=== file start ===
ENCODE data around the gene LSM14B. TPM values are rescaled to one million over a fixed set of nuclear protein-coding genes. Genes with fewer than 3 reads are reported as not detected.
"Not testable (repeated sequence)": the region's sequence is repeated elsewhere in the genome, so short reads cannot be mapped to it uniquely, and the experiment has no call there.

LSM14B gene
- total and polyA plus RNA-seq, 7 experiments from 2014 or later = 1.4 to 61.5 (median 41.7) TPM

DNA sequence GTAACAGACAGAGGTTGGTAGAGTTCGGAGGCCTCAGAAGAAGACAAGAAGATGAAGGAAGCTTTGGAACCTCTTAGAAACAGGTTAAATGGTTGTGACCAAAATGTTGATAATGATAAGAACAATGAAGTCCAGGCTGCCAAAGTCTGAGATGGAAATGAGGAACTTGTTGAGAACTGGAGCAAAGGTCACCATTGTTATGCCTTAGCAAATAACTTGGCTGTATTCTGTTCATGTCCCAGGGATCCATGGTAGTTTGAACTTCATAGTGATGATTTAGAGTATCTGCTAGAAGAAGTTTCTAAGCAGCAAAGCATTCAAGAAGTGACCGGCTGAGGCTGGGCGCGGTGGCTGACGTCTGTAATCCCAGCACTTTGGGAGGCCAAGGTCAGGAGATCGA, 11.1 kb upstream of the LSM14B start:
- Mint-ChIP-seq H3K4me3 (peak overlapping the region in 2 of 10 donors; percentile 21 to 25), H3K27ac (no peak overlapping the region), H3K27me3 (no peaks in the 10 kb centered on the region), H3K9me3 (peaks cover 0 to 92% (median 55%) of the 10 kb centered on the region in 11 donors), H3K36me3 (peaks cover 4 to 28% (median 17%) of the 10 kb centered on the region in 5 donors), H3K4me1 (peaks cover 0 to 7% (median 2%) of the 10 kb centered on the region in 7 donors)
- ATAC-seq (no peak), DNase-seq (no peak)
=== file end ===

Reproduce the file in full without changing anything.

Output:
ENCODE data around the gene LSM14B. TPM values are rescaled to one million over a fixed set of nuclear protein-coding genes. Genes with fewer than 3 reads are reported as not detected.
"Not testable (repeated sequence)": the region's sequence is repeated elsewhere in the genome, so short reads cannot be mapped to it uniquely, and the experiment has no call there.

LSM14B gene
- total and polyA plus RNA-seq, 7 experiments from 2014 or later = 1.4 to 61.5 (median 41.7) TPM

DNA sequence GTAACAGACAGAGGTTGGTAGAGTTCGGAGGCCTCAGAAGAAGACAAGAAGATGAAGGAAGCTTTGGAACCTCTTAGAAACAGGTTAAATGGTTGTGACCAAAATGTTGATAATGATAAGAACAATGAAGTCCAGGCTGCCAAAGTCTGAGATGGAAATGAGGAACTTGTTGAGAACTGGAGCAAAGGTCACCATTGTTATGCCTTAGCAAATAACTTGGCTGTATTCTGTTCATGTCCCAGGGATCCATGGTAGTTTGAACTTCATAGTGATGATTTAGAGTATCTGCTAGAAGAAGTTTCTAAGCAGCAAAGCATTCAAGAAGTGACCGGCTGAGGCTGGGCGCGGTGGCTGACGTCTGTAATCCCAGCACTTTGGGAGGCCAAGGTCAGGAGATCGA, 11.1 kb upstream of the LSM14B start:
- Mint-ChIP-seq H3K4me3 (peak overlapping the region in 2 of 10 donors; percentile 21 to 25), H3K27ac (no peak overlapping the region), H3K27me3 (no peaks in the 10 kb centered on the region), H3K9me3 (peaks cover 0 to 92% (median 55%) of the 10 kb centered on the region in 11 donors), H3K36me3 (peaks cover 4 to 28% (median 17%) of the 10 kb centered on the region in 5 donors), H3K4me1 (peaks cover 0 to 7% (median 2%) of the 10 kb centered on the region in 7 donors)
- ATAC-seq (no peak), DNase-seq (no peak)